I have been in Auto Mode for about 4 months now. It has drastically improved my HbA1C, and I am liking the way it’s working. Interested to hear feedback from other 670G Auto Mode Users!
I just started with my 670G and am in the 2week calibration period. I’m hoping to get better control of my blood sugars.
I will keep you up to date when I can.
I’m sure you’ll love auto mode!
Let me know how it goes!
Hello, I have been using auto mode for about 6 months now. At first I was a bit unsure if I would like it…not having access to dual wave bolus has taken some getting used to. All in all my control has been tight, I am “in the normal range” about 80% if the time. My last A1C was 6.6, I was using auto mode for maybe 3 weeks at that time, I will go for another A1C in February.
I am still not sure how to handle a meal such as pasta or pizza (high complex carb, fat and protein). I would have used a 3 hour dual wave bolus in the past, now I tend to lower the carb amount that is input into the bolus wizard, test every couple of hours and bolus if necessary to avoid a high.
That’s a really good point. I used to use the dual/square wave for things like pizza or something with a higher fat content. I meeting with my mini med rep/CDE next week and will ask what their direction is for those things. I miss those features as well.
I just emailed back-and-forth with my bed Tronic rep/CDE. She did say it is a game of trial and error based upon what works for each individual person. But, here is some advice:
“There are a variety of ways people are handling this:
-Bolus only what you would have bloused up front in a dual wave and let autobasal handle the balance
-bolus all up front and monitor that you don’t go low afterwards
-bolus some/all up front and then take a correction if needed 1.5-2 hours later.”
Hi Patrick, thanks for sending me this information, I appreciate it.
I like the 1st and 3rd options your mini med rep suggested.
I was never hooked up with a rep so I have been banging through this on my own…it is helpful to have a forum of folks going through the same thing. Thanks again.
Ignore all of my spelling errors. Apparently I was using speech to text and never double checked. There is a medtronic diabetes educator that works with my endocrinologist. That may be why I have that situation going. I can tell you from past experience that Medtronic should be able to hook you up with a local diabetes educator that knows the system inside and out. Typically it would be the same person that did the training you had to go through.
I also know that if you download the app to your phone for 670 G users you can get similar advice from the clinicians.
Patrick @BKDesign & Rich @RAugugliaro ,
I haven’t moved yet to the 670G, but isn’t / aren’t the three suggestions which you made above exactly what the pump is designed to do? I’ve read up on the pump, followed its development and last month I met with two Medtronic representatives who explained features in detail.
I’d like to move to the 670 as it would fit me perfectly but I’d have to buy it out of my pocked because of medieval thinkers who operate Medicare. I hope your new 670G’s work as well for you as they do for a couple of people I’ve met.
Absolutely correct. The auto mode negates the need for the old bolus features. In my personal experience, having been a pump user for almost 18 years, Diabetic for 36, it’s an “old dog, new trick” scenario. Lol.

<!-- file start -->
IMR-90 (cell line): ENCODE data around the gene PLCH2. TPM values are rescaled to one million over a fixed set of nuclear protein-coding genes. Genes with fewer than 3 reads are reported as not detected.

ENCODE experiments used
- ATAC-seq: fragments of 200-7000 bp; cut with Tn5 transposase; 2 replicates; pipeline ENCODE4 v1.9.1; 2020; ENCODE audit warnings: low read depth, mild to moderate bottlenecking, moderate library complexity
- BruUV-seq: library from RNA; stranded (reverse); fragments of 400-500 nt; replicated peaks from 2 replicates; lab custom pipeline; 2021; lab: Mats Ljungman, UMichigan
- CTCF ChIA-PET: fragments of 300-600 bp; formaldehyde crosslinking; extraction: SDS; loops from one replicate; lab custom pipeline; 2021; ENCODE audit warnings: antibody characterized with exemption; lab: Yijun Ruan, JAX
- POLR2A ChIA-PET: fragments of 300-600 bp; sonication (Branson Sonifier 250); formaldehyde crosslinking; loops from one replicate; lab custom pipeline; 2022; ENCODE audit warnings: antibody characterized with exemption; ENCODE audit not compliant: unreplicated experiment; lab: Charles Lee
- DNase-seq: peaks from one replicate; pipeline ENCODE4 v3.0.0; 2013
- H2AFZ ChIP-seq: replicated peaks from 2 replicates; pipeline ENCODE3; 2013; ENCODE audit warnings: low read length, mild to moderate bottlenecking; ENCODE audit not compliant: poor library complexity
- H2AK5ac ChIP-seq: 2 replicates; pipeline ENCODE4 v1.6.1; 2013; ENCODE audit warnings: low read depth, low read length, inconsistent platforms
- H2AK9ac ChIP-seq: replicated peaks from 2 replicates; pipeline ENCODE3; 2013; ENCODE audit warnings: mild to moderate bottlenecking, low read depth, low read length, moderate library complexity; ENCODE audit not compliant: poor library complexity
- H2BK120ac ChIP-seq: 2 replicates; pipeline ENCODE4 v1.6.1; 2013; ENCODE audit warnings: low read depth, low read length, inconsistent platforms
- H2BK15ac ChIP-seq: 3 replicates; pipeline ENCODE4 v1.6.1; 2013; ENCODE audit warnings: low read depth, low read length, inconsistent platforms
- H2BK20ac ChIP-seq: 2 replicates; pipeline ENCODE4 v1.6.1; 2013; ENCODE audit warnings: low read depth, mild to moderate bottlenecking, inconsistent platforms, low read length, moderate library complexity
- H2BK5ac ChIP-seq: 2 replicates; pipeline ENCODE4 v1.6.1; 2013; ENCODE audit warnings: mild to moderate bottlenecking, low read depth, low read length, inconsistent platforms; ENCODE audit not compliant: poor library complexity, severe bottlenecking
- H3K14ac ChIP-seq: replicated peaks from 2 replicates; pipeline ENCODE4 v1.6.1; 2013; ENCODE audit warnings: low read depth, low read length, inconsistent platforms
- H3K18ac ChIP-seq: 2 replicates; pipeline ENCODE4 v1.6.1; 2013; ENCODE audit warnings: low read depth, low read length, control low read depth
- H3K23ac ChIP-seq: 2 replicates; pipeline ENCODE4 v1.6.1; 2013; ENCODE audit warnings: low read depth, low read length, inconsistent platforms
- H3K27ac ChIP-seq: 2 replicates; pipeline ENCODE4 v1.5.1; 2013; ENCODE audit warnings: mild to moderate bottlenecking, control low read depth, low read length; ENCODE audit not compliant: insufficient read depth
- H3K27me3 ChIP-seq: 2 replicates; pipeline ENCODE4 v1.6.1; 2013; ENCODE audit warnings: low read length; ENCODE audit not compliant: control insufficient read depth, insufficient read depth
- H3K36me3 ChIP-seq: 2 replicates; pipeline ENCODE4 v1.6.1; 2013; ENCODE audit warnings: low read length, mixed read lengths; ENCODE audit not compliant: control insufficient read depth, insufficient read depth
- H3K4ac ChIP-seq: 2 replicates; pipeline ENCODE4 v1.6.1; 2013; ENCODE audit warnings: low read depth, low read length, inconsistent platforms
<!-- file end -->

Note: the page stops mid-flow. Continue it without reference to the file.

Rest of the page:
The 3 suggestions are how to navigate the old “dual/square bolus” utilizing the new features. Each person is different, based on how their body processes high fat/protein foods and the associated delay in carbohydrate processing.
So far, it’s excellent. My A1C is down, spikes are minimized, and lows are pretty much non-existent.
Hi Dennis, I have been using the 670 since July, roughly 5 months…you are right, the auto mode actually does a nice job of tracking your BG levels and then adjusting your basal rates to help keep you in-range. The lack of having a dual-wave option during the first few months perplexed me, but the pump does tend to adjust enough to minimize spikes. It simply was not intuitive when I switched over. I also did not have access to a mini med rep or any training aside from the manual (I must have fell through the cracks). But all in, this pump is the best I have had in terms of helping the user to stay in range.
The fact that Medicare does not cover CGM Pumps is a crime given the factual benefits associated with using them.
Thanks Rich and Patrick,
I can see where both of you are with your pumps - and may I add, “learning to trust” that the pump will do what it is designed to do. Now that I’ve been using the same technology for over a dozen years [currently Medtronic Revel #523[ I accept what it does but wish it would do more.
Just a year ago Medicare promised yo cover Dexcon G5 CGM but it took many months for Dexcom to make Medicare required changes to software so that the G5 can only be read by a specific, durable receiver. I really didn’t run into management problems of “unawareness” until after 55 years with T1 - I suppose Medicare will wake up if it receives a few more hospital bills for $59K.
Hi…my amateurish assessment is that when BG is high, the opposition factor (the measure of BGs diminished by 1 unit of insulin) becomes lower which isn’t represented in the Medtronic algarithm. I won’t be in auto mode until one week from now, yet I would test doing an extra manual bolus of a couple of units when my BGs are more than 200.